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Working With Linux Files And Permissions

Linux is an ultra efficient, powerful, and secure operating system. There are many distributions of Linux, but once you learn the command syntax, it's pretty much the same accross all the varients. Here are some of the basics to get you started working with directories, files, and users.

List File/Directory Permissions

ls -l -h

(1st - file or directory - = file d = directory)
(2nd (---) Owner permissions)
(3rd (---) Group permissions)
(4th (---) Other (the world) permissions)
r = read permission
w = write permission
x = execute permission
- = no permission

Change File/Directory Permissions

sudo chmod 777 filename

Number / Permission / Symbol
0 / No Permission / ---
1 / Execute / --x
2 / Write / -w-
3 / Execute + Write / -wx
4 / Read / r--
5 / Read + Execute / r-x
6 / Read + Write / rw-
7 / Read + Write +Execute / rwx

Change File/Directory Ownership

sudo chmod jeff filename

sudo chown user:group filename
sudo chgrp groupname filename

List all users

cat /etc/passwd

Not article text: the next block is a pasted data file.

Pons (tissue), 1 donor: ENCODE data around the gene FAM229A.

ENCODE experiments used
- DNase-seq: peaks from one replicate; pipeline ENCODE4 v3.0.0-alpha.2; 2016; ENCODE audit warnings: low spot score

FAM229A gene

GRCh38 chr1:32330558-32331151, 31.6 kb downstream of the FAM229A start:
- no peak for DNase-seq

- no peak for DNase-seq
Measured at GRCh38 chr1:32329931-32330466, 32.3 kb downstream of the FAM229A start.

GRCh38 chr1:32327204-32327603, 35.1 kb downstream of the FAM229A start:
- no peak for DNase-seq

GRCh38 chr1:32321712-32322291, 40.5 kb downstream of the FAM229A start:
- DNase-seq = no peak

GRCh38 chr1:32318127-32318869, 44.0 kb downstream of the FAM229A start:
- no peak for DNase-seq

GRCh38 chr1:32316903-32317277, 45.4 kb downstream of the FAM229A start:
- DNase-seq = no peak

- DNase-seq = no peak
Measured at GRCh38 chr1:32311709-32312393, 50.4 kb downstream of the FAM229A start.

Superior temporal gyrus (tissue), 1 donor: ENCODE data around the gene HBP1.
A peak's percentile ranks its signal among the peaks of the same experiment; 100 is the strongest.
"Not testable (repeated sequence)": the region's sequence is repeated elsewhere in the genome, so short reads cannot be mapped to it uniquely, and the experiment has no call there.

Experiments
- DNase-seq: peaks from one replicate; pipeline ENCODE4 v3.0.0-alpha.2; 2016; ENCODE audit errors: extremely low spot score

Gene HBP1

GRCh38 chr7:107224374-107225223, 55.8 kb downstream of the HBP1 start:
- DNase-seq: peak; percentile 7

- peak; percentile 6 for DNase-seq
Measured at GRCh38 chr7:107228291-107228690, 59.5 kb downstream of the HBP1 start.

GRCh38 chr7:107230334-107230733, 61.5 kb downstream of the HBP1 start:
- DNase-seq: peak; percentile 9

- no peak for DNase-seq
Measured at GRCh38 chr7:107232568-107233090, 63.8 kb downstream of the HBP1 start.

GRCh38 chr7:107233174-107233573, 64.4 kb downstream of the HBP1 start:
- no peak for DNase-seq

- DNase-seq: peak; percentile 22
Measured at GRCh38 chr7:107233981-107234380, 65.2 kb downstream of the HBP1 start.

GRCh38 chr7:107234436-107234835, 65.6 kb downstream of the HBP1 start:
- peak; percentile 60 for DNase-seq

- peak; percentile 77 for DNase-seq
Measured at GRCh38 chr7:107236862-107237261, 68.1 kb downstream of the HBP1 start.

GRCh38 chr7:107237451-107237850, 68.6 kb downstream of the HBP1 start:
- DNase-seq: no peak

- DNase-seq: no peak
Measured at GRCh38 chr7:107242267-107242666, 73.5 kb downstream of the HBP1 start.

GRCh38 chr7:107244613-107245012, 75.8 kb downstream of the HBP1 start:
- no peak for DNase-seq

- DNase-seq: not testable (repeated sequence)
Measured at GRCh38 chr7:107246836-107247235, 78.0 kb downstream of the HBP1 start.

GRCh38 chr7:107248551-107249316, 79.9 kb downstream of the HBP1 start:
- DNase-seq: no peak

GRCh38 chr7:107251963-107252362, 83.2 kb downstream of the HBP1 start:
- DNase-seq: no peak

List all groups and members

cat /etc/group

List what users are members of a spcific group

grep groupnamehere /etc/group

List what users are members of a spcific group

grep groupnamehere /etc/group

Add new user with home directory, ability to log in, and password

sudo useradd -m testuser -p NewUserPassword

sudo useradd -m jeff -p userpasswordgoeshere

Add a new group

sudo groupadd testgroup

Add a user to a group

sudo usermod -a -G testgroup testuser

sudo usermod -a -G adm, dialout, cdrom, floppy, sudo, audio, dip, video, plugdev, netdev, lxd jeff

Give A User SUDO Access

sudo visudo

allow the user to run sudo commands without being asked for a password.

Another typical example is to allow the user to run only specific commands via sudo. For example, to allow only the mkdir and rmdir commands you would use:
username ALL=(ALL) NOPASSWD:/bin/mkdir,/bin/rmdir

Instead of editing the sudoers file, you can accomplish the same by creating a new file with the authorization rules in the /etc/sudoers.d directory. Add the same rule as you would add to the sudoers file:
echo "username ALL=(ALL) NOPASSWD:ALL" | sudo tee /etc/sudoers.d/username

Listing ACLs

sudo usermod -a -G testgroup testuser

getfacl testdirectory

Add A Group/User/Other to File/Directory ACL

sudo setfacl -R -m g:groupname:rwx
sudo setfacl -R -m g:groupname:rwx
sudo setfacl -R -m u:username:rwx
sudo setfacl -R -m u:username:rwx
sudo setfacl -R -m o:rwx
sudo setfacl -R -m o:rwx

Removing a Group from an ACL

setfacl -x g:groupname

Set ACL Mask

setfacl -m m:---

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